Ward: What did you learn from that job that has prepared you for what you are doing now?
Abboud:
Well, it was just like any job in this industry. It began my process of understanding how the business works. I had to learn how to communicate favorably with a customer, how to show them the right things, and share the new trends in order to get them to buy.

Looking back on it, I learned how to present things simply, be polite and professional.

These skills are the same ones I use if I’m presenting a concept to a financial institution or an investor. So the fundamentals of what I learned back then, I still use today.

Ward: What advice do you have for teens and young adults today seeking their first jobs?
Abboud:
As I mentioned, and surely because of the business I’m in, I believe you should always strive to make a good physical first impression. Within milliseconds and before you can stretch out your hand for a handshake, the other person is developing an impression of you.

You don’t have to be a fashion-plate, you just have to be well-dressed, that is, professionally attired understanding that you are putting yourself in front of someone to say, I would like you to hire me.

Of course the interview and follow up are also important.

Ward: Do you feel there’s a certain look that men need today when they hear the term “dress for success”? If so, has it changed over the years?
Abboud:
The fundamentals have not changed. It may sound old-fashion but for a man it still comes down to the best quality and fitting suit you can come by, matching accessories, shoes shined, nails cut and clean, hair brushed or combed properly, you know, well-groomed.

Ward: What about tattoos and piercings?
Abboud:
That’s an interesting thing. I guess a lot of people have issues one way or another. I’m in the world of design but still I’m not a big fan. Sometimes it’s done in an impetuous moment and it’s not so easy to turn that around. To that point my daughters don’t have them although they could have.

I suspect that if you’re working in an artistic field, it’s more acceptable than in the financial or medical fields.

Ward: Other advice?
Abboud:
Yes. I’d like to tell young people that on the job, you have to prove yourself first and the rest will come. You’re not going to join a company in an entry-level position and become a vice-president the next day. It doesn’t work that way. You work your way up.

My daughters had jobs in their teen years. Not because my wife and I didn’t have the income to indulge them, but it was for their own sense of perspective of life. And, for them to understand what it is to earn a dollar. It’s not easy. There are no gifts sitting on a plate. My philosophy is that you have to give to get.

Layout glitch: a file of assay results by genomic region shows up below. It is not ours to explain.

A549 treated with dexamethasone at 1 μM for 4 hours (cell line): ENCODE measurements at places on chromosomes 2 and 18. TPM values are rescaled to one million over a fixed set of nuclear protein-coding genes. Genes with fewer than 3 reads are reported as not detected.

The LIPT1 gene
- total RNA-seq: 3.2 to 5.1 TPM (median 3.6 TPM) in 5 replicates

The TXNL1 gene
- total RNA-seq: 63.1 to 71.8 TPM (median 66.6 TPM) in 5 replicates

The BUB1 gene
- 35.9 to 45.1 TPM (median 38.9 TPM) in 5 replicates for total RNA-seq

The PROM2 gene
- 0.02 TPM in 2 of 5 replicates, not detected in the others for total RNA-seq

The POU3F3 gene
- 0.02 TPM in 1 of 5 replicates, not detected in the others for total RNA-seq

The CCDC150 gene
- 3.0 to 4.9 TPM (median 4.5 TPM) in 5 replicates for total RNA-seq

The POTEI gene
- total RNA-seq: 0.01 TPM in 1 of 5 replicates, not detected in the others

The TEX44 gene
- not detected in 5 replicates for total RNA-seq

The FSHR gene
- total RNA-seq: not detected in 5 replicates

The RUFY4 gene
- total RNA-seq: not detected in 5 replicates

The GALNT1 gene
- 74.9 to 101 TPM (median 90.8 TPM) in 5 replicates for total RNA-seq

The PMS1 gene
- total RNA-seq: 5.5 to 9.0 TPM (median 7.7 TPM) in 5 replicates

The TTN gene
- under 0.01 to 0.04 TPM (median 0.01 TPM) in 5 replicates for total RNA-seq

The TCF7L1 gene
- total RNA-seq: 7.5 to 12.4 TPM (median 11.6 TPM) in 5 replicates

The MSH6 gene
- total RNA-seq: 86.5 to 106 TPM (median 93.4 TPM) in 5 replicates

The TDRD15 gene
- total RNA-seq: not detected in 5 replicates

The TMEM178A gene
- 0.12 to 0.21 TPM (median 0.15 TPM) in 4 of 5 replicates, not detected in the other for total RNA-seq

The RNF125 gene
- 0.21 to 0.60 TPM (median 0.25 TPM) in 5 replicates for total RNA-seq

Ward: Is that then your motivation for the National Suit Drive?
Abboud:
Yes. This is the seventh year of the drive which runs through this July. It’s our way of giving back to men who are unemployed but wanting to get back into the workforce who cannot afford quality workplace attire no matter what the price. So for us it’s a way to show our commitment to the industry that we are in and also give back to the community.

We’ve raised over 650,000 items of quality clothing over the years and passed to men who are needy. We see them stand up a little bit taller and feel a little bit better about themselves when they are well-dressed. The way they look is obviously one facet of importance to a potential employer.

Ward: Anything else?
Abboud:
Let’s face it. Every day all of us get up in the morning and make a fashion decision.

What image am I going to project today? What am I going to wear? How will I be perceived if I wear this or that?

We make that decision every day.

Look, would we all like to hang around all day in our gym clothes? Of course. But if you’re in a professional or workplace environment and you need to impress someone, you should want to present yourself well.

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So I ask you readers, do clothes make the man? Are you swayed one way or another by the way a man is dressed in a professional or workplace environment?

And, for teens looking for a job in the fashion industry, look for “Now Hiring” signs, show your enthusiasm and willingness to learn. Don't forget to dress appropriately for the role.

Not sure what you want to do or what kind of job to pursue? Take a look at the Association for Career and Technical Education’s (ACTE) career clusters and take a Career Clusters Interest Survey. This may help give you focus and direction in your job hunting. The Career Clusters Interest Survey

For more job advice for teens visit—Teens4Hire.org